By Michael Bellusci and Felice Maranz
Energy stocks are experiencing a massive rally, exchange stocks with commodities businesses are getting a boost and flagging banks exposed to energy loans are experiencing some relief. Cruise-ship operators and airlines, on the other hand, are struggling as fuel costs are set to rise.
“The attack should prove disruptive as opposed to catastrophic,” Citi’s Tobias Levkovich wrote in a note, as the Saudis are already able to make up 40% of the lost production, and there’s potential for strategic reserve releases.
Citi’s energy research team was considering a $5-$10 per barrel increase on a less-than-$60 base, with gasoline prices shifting 10c to 25c per gallon; that “becomes a costly nuisance, but not a disaster, unless other facilities are attacked or counterattacks occur on other countries,” Levkovich said.
He added that “energy stocks, in theory, should benefit from higher prices, but the relative performance of the hydrocarbon sector has not been as tightly correlated with crude as seen in the past, possibly due to continued poor returns on equity.” And he said that oil prices influence inflation expectations, which can impact cyclical stocks versus defensive ones.
“When expectations rise, cyclical names typically outperform and thus the recent rotation toward the value end of the market may be sustained further by the recent developments,” he said.
The biggest takeaway from the attack, Fundstrat’s Thomas Lee wrote, was “the relative strategic vulnerability” of the oil supply chain. Lee noted the oil market was “disrupted by a few drones dropping less than $1 million of ordnance.”
Here’s a roundup of some stock sectors in Monday trading:
Oil Services, E&P Stocks
Oil servicers and exploration & production companies with high short interest are leading the way, with Whiting Petroleum Corp. soaring as much as 48%, the most ever. Refiners such as PBF Energy Inc. are underperforming given the harmful potential impact on margins.
READ MORE: U.S. to See More Completions, Higher Cash Flow, Hedges, Exports: BI
“High uncertainty will naturally fuel short covering,” Raymond James said in a note. The bank wouldn’t be surprised to see a rally in HLX, RES and NOV given oil leverage and short interest.
Offshore drillers including RIG, VAL, DO and NE are also to likely see a “large short cover bounce,” Citi said.
Saudi event is a “clear negative” for U.S. refiners, RBC said in a note. “The medium and heavy grades that Saudi produces are already in short supply, and a likely increase in oil prices could have a negative impact on demand given an already tenuous economic backdrop,” analyst Brad Heffern wrote. Retail margins for DK, MPC, PARR and PSX could be hurt.
Coastal refiners could see near-term headwinds, while diversified firms may be less hurt, Cowen said in a note. Integrated companies such as XOM could also see some equity price appreciation. There’s “limited direct upstream exposure to Saudi Arabia within the peer group, though TOT, BP and XOM all derive ~10% production from the Middle East,” analyst Jason Gabelman said.
Shares most likely to gain include XOG, WLL, CPE/CRZO, according to Citi. Natural gas-focused stocks, including RRC and SWN, may also benefit from short-covering, the bank added.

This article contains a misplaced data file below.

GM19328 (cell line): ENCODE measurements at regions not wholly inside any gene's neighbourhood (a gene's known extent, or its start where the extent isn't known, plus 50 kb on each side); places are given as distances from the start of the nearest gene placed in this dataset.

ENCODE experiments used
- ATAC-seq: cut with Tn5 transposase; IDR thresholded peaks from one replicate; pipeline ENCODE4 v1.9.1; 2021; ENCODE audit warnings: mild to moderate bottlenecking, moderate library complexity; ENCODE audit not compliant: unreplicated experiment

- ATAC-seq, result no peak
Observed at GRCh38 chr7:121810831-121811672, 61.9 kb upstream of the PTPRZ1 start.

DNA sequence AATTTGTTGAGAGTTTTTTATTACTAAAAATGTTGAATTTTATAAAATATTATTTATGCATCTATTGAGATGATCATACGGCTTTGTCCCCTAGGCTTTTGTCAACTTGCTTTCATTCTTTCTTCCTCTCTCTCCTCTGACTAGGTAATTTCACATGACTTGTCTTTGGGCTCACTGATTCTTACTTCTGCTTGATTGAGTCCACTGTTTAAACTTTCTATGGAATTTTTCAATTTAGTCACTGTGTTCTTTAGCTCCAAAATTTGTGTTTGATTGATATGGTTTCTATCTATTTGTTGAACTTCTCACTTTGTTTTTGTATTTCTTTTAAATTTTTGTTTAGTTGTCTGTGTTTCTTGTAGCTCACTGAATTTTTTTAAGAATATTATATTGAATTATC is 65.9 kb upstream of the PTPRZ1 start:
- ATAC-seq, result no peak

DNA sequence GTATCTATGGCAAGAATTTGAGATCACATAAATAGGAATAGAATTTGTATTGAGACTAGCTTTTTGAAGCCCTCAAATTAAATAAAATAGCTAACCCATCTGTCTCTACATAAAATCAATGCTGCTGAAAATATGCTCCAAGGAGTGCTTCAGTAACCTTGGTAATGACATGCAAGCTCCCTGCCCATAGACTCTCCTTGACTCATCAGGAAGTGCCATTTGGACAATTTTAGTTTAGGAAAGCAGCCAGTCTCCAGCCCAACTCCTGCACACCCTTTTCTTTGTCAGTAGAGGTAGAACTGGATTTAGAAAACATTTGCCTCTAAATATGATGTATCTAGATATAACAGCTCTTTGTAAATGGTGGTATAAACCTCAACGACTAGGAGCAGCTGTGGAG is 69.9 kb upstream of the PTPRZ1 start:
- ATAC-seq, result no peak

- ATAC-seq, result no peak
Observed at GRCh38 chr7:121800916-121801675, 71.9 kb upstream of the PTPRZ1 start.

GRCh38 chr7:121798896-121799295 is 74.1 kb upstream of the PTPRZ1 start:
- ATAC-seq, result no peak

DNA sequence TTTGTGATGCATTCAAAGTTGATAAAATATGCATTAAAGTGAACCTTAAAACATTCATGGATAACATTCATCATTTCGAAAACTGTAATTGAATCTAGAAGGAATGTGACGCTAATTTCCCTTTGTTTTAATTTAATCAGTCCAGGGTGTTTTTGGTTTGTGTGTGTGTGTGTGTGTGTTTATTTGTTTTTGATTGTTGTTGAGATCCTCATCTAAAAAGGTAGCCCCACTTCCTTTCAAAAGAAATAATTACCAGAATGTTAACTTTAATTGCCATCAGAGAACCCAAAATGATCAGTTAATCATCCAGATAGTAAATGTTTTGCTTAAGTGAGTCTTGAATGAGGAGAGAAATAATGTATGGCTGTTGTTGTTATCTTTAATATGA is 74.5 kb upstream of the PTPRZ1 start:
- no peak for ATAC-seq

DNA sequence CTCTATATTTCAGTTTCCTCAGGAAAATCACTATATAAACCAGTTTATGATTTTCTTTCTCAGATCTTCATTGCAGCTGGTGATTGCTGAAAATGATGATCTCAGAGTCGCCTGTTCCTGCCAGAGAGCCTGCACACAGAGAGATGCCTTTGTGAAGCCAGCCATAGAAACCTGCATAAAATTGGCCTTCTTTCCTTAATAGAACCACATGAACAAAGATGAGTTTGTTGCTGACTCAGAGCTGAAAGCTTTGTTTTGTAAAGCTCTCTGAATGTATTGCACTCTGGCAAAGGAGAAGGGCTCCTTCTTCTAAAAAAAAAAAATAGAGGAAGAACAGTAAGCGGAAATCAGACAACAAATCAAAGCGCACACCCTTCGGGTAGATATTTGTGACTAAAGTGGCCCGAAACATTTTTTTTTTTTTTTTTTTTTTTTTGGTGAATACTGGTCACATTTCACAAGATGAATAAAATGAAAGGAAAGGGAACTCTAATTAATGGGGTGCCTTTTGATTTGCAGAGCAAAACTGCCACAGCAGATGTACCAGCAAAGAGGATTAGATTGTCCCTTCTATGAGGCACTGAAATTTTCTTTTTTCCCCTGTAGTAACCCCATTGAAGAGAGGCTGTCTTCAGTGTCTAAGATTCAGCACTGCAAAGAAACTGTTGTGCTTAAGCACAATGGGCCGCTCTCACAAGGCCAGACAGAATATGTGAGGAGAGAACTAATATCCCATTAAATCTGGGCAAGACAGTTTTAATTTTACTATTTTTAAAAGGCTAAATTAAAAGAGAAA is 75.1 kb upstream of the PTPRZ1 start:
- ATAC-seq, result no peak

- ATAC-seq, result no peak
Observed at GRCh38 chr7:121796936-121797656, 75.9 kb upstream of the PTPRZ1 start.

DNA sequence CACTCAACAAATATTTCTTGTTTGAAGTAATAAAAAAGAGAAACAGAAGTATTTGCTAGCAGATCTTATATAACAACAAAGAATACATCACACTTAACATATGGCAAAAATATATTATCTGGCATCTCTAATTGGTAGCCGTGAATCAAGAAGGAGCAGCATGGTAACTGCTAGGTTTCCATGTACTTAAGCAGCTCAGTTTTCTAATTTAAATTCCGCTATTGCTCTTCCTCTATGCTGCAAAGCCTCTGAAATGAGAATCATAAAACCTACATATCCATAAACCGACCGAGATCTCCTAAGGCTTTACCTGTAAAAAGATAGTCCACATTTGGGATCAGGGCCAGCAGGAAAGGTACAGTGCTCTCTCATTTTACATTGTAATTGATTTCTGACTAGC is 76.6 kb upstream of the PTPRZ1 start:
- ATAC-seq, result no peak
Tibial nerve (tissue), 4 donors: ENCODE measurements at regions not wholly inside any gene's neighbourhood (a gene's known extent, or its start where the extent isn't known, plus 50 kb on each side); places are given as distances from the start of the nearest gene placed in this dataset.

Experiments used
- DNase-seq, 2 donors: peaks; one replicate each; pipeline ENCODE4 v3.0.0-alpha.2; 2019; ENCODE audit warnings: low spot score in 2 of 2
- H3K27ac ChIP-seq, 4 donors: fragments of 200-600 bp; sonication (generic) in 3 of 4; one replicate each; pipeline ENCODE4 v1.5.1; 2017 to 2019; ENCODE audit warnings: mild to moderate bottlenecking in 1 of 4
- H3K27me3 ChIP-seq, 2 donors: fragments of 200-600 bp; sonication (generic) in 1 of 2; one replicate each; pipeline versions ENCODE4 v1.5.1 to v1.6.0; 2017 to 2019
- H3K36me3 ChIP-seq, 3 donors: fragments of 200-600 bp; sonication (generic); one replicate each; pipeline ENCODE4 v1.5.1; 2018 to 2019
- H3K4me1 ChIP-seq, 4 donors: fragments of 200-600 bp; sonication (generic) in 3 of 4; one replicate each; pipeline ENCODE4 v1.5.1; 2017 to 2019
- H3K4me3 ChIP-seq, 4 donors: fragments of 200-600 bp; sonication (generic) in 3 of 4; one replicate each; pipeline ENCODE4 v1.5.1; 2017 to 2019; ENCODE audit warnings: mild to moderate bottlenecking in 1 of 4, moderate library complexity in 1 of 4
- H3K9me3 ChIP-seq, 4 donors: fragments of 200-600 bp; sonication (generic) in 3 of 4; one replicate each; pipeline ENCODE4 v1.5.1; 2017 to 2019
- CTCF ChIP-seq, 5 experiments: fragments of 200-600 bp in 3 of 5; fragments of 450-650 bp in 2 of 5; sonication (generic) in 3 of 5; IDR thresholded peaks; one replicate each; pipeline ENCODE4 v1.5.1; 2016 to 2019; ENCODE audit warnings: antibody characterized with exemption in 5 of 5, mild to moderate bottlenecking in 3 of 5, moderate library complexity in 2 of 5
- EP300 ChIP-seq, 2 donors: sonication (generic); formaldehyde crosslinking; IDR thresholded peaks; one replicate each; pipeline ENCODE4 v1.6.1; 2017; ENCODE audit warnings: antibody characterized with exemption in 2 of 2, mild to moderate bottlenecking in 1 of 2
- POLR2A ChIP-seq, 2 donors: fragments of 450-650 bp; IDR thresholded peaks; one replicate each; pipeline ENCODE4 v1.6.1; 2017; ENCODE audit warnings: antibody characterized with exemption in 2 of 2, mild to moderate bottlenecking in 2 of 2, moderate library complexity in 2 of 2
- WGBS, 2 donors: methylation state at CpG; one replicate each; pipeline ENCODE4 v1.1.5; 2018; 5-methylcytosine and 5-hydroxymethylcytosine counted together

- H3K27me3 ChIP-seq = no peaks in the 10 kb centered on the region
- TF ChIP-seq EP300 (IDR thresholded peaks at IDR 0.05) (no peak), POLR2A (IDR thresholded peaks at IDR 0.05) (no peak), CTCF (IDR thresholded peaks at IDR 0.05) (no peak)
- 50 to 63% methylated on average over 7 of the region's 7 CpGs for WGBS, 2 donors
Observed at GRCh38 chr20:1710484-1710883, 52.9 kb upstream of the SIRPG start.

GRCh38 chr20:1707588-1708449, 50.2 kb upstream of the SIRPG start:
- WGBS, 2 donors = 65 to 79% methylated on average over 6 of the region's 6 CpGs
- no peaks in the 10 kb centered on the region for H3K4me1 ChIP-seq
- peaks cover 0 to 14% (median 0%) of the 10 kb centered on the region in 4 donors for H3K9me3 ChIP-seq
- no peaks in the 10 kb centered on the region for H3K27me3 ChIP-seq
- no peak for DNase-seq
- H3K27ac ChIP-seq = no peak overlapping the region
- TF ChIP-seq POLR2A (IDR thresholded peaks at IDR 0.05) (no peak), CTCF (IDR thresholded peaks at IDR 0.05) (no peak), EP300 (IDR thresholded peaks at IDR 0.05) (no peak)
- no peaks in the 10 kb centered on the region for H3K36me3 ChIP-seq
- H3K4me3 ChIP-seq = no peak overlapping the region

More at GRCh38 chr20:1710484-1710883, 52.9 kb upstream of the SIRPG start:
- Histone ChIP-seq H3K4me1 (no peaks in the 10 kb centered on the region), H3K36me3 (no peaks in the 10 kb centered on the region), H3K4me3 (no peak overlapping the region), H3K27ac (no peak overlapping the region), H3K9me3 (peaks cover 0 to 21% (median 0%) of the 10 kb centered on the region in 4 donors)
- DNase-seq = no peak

DNR, NOG and JAG are among E&Ps who lead Seaport Global’s E&P recommendations as companies with higher oil production as a percent of 2020 total production estimates.
Additionally, KeyBanc elected to upgrade JAG, CDEV, SM and WLL on Monday, citing a “likely high beta response” to crude’s rally.
In Canada, Eight Capital listed stocks with high short interest, including VET CN, BNE CN, KEL CN and ATH CN. “Expect Canadian oil stocks to rally significantly,” Haywood said in a note. Haywood recommended exposure to Canadian E&Ps including PXT CN, TOG CN, WCP CN, CPG CN, VLE CN and CVE CN.
Any impact to cruise operators will depend on “how long it takes engineers to get ~5.7m bbls/day of supply back into the markets,” Nomura Instinet’s Harry Curtis wrote. Carnival shares fell as much as 3.5%; Royal Caribbean Cruises is down 2.9%.
Read more: Cruise Stocks Lower Amid Oil Spike as Impact Remains Uncertain
Macquarie airline analyst Susan Donofrio said a short-term fuel spike is likely to have the biggest negative impact on American Airlines, Spirit Airlines and JetBlue, while it would have the least impact on Alaska Air, Southwest and Delta. American Airlines fell as much as 7%, the most since July 25; JetBlue dropped 3.5% and Delta tumbled as much as 4.6%.
Azul and Gol were the two worst-performing stocks in Brazil’s Ibovespa index Monday.
Read more: Brazilian Airlines Lead Ibovespa Losses as Oil Prices Spike
Publicly traded exchanges with commodities businesses rose. CME rallied as much as 1.7% and Intercontinental Exchange jumping as much as 3.7%, the most since Oct. 31.
Banks with Texas/Oil Exposure
Comerica and Zions Bancorp were among top KBW bank index gainers. Texas Capital Bancshares and BOK Financial rose more than 2% to their highest levels since early August.
Last week, SunTrust analyst Jennifer Demba had warned Texas E&P companies had limited or no access to the capital markets, which meant problem loans and charge-offs may be poised to rise.
Aerospace and Defense
Raytheon may benefit, as Saudi Arabia accounts for 5% of its total sales, Jefferies analyst Sheila Kahyaoglu wrote.
Raytheon and Lockheed Martin were the principal beneficiaries of foreign military sales in deals announced over the past six years, she added. Raytheon rose as much as 3.2%, extending its recent rally, while Lockheed gained 1.6%.
Chemical stocks were volatile as analysts looked for pricing implications from the attacks. PPG Industries was among the biggest decliners, while Lyondellbasell rallied as much as 4.9%, Dow gained as much as 3.7% and Westlake Chemical rose as much as 7.9%.